Why Isn’t the Fed Raising Rates Now ?

Investor’s first read – Daily edge before the open
S&P 500:2,055
Nasdaq Comp.:4,846
Russell 2000: 1,109
Wednesday: March 30, 2016 8:54 a.m.
Fed Chief Janet Yellen made it official – the Fed has totally backed away from its December forecast of four interest rate hikes in 2016 and opted for a policy of “gradualism” tied to developments in economies and markets here and abroad, inflation, the dollar, and housing.
If the Street was wary of a rise in interest rates at the April meeting as speculated recently by Fed’s Bullard, Harker and Lockhart, Yellen eased their fears.
I would prefer a rise in rates if it indicated a robust economic expansion was under way. That would suggest corporate earnings would drop less than projected.
Today, Fed’s Charles Evans speaks at 1:00 p.m. and again at 9:30 Thursday. Friday, Loretta Mester speaks (1:00 p.m.).
The ADP Employment report showed a gain of 200,000 jobs. The Employment Situation comes report Friday 8:30 a.m.. However four manufacturing reports hit this week. This group is trying to rise out of a slump, so any uptick will be a positive.
The Dallas Fed Manufacturing report Monday 10:30 came in a bit better than expected; the Chicago PMI hits on Thursday at 9:45; and PMI and ISM Manufacturing reports come at 9:45 and 10:00 respectively Friday.
EARNINGS (Nothing new – re-read anyhow – important)
In two weeks Q1 earnings will begin to flow and are projected to be down, as are Q2 earnings. It doesn’t get more fundamental than earnings, yet other issues have dominated the attention of the Street so far this year.
April could be the “decider” on whether 2016 is a bear market year, or just a volatile one with big swings up and down as we near the November election.
S&P Capital IQ is projecting S&P 500’s earnings in Q1 to drop 7.0% and Q2 to drop 2.1%.* Earnings are projected to rise only 1.5%, down from a projection of plus 7.4% as recently as January.
Hopefully, a weak dollar will enable companies to post better numbers than currently projected, but that will take time. They will have to in order to justify the current level of stocks.
(I will repeat this regularly to keep readers aware of the potential for an April correction)
The market is tracking a pattern for presidential election years where an administration is in its second term.* The news is bad.
Historically, these markets have declined in Jan./Feb., rallied in March then topped out in early April, plunged in May with brief rallies in June and August and a plunge into October prior to the election.
This supports my December forecast of an ugly January, a rough year as a whole, but with several buying opportunities.
While it would be easy to go get caught up in the Street’s relief and euphoria over news the Fed won’t raise rates (after fears it would), one must ASK WHY ?
As noted, in December, the Fed was ready to raise rates four times in 2016, then only two a couple weeks ago, and now not at all.
While she referred to “external risks” here and abroad, as a reason for her decision. If these risks are severe enough to influence Fed policy, the severity of those risks should be spelled out in detail, so investors don’t take what is a negative as a bright green light to increase their exposure to those risks.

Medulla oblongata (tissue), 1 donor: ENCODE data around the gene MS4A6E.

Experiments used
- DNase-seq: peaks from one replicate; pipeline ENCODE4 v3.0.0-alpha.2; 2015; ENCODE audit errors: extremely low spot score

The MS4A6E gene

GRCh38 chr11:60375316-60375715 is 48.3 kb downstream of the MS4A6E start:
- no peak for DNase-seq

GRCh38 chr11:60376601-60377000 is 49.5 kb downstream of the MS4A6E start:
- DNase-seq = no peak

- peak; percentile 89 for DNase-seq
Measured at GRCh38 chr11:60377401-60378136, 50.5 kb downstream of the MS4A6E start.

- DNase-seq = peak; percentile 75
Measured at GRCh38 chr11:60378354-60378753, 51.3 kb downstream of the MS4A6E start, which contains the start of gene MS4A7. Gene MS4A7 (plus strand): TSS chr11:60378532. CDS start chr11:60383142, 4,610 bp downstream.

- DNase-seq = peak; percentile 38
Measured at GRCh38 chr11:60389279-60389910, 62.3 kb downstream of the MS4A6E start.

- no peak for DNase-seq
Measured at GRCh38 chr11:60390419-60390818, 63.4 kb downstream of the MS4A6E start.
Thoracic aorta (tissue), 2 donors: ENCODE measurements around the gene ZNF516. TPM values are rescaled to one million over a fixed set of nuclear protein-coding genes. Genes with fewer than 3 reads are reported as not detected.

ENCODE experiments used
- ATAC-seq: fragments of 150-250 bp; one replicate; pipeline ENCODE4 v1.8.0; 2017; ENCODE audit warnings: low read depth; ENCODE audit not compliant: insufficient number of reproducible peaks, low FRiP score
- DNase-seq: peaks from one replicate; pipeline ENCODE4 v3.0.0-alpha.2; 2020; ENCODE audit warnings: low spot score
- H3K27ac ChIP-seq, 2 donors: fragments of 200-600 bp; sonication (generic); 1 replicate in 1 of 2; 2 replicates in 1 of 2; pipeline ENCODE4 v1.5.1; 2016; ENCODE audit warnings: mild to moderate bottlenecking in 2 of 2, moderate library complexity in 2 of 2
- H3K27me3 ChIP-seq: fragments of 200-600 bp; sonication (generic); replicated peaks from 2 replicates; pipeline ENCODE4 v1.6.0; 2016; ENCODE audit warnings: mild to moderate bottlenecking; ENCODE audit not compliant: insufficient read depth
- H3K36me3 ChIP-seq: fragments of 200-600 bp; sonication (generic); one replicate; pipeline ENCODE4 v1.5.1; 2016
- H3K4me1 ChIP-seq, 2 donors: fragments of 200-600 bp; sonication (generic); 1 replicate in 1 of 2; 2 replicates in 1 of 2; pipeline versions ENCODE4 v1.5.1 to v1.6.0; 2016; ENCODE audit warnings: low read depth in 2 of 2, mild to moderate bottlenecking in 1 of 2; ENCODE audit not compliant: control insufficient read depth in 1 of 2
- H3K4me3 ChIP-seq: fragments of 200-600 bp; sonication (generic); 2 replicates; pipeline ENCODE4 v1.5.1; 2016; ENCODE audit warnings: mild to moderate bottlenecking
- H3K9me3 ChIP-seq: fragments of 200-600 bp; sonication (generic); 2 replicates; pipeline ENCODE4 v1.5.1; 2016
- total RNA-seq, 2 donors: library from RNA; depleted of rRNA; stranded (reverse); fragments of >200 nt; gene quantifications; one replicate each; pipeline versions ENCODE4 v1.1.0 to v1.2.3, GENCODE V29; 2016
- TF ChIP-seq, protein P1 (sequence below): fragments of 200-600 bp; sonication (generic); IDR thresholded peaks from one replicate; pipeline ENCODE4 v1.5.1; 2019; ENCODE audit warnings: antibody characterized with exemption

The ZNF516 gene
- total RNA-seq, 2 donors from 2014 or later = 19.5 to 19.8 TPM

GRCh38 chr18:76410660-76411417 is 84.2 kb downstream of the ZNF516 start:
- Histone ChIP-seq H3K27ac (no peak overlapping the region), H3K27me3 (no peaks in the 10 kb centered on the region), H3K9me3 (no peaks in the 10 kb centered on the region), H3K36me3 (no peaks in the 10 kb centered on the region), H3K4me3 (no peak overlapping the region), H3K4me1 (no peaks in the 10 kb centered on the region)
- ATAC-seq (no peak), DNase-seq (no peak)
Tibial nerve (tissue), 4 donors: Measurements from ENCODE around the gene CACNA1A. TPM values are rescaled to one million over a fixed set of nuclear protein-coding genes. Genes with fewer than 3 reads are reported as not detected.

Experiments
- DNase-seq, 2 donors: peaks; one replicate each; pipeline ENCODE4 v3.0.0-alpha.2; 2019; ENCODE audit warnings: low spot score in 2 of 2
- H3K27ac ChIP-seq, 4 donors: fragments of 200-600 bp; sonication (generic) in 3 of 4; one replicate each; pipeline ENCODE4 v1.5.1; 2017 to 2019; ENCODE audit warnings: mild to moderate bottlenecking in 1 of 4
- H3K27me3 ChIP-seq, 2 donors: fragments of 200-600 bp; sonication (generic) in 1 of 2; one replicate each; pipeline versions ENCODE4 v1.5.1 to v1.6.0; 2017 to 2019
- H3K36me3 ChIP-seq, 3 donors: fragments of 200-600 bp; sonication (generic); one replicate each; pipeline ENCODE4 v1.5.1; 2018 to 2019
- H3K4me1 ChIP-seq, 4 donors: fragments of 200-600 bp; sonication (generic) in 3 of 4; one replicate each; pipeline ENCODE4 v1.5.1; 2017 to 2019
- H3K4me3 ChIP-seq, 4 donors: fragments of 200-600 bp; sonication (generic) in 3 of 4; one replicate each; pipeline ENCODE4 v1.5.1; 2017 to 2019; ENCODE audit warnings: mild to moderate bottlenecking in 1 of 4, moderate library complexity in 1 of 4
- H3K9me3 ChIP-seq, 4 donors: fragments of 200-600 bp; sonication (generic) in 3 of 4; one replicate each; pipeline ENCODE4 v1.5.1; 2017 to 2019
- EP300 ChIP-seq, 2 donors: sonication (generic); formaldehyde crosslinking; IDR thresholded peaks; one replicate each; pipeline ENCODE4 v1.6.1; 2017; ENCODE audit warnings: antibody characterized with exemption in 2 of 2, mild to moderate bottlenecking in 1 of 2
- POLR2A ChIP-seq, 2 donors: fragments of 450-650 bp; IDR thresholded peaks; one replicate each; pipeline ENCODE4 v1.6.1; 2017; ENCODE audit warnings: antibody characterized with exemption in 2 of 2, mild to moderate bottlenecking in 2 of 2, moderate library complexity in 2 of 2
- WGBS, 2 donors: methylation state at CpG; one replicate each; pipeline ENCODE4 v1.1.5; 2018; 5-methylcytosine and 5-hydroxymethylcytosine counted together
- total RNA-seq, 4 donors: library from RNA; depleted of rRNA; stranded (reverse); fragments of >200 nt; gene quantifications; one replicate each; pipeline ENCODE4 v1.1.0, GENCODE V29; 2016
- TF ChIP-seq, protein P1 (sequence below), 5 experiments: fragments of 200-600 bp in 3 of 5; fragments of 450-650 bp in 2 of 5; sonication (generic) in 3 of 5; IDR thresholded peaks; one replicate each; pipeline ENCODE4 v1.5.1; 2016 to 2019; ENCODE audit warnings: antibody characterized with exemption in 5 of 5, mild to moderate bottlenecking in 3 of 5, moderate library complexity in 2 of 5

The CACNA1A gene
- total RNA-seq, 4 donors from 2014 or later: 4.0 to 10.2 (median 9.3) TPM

While triggered by Fed Chief Yellen’s comments, yesterday’s rise in prices after a three-day correction, kicks off the early April strength, which I believe will set the stage for a peak in April. This is the volatility I have expected.
The market jumped sharply yesterday after Yellen’s comments, and will open strong today.
Of all its successful efforts to generate buying in stocks and bonds, this one carries high risk. The bull market is long in the tooth and near all-time highs. This isn’t February 2009 when the DJIA was down more than 50% and no one would buy stocks. The downside risk here is a lot greater than the upside potential.

SUPPORT “today”: DJIA:17,563; S&P 500:2,047; Nasdaq Comp.:4,828.
RESISTANCE “today”: DJIA:17,749; S&P 500:2,069; Nasdaq Comp.:4,878.
On occasion, I technically analyze each of the 30 DJIA stocks for a reasonable risk, a more extreme risk, and an upside potential over the near-term. I add the results of each, then divide by the new DJIA “divisor” (0.14602) to get the DJIA for those levels. This gives me an internal check on the DJIA itself, especially if certain higher priced stocks are distorting the averages.
As of March 11, 2016, a reasonable risk is 17,073 a more extreme risk is 16,970. Near-term upside potential is 17,586
 STATUS OF MARKET: Neutral – but vulnerable. Expect volatility
 OPPORTUNITY: RISK: Risk high, Profit taking justified.
 CASH RESERVE: 25% – 45%. Consider 75% now
 KEY FACTORS: Outlook for Q1, and 2016 earnings questionable.
Note: Source of weekly economic calendar and good recap of indicators: mam.econoday.com.
**Stock Trader’s Almanac

George Brooks
Investor’s first read
A Game-On Analysis, LLC publication
Investor’s first read, is a Game-On Analysis, LLC publication for which George Brooks is sole owner, manager and writer. Neither Game-On Analysis, LLC, nor George Brooks is registered as an investment advisor. Ideas expressed herein are the opinions of the writer, are for informational purposes, and are not to serve as the sole basis for any investment decision. References to specific securities should not be construed as particularized or as investment advice as recommendations that you or any investors purchase or sell these securities on their own account. Readers are expected to assume full responsibility for conducting their own research pursuant to investment in keeping with their tolerance for risk.

Leave a Reply

Your email address will not be published. Required fields are marked *

This site uses Akismet to reduce spam. Learn how your comment data is processed.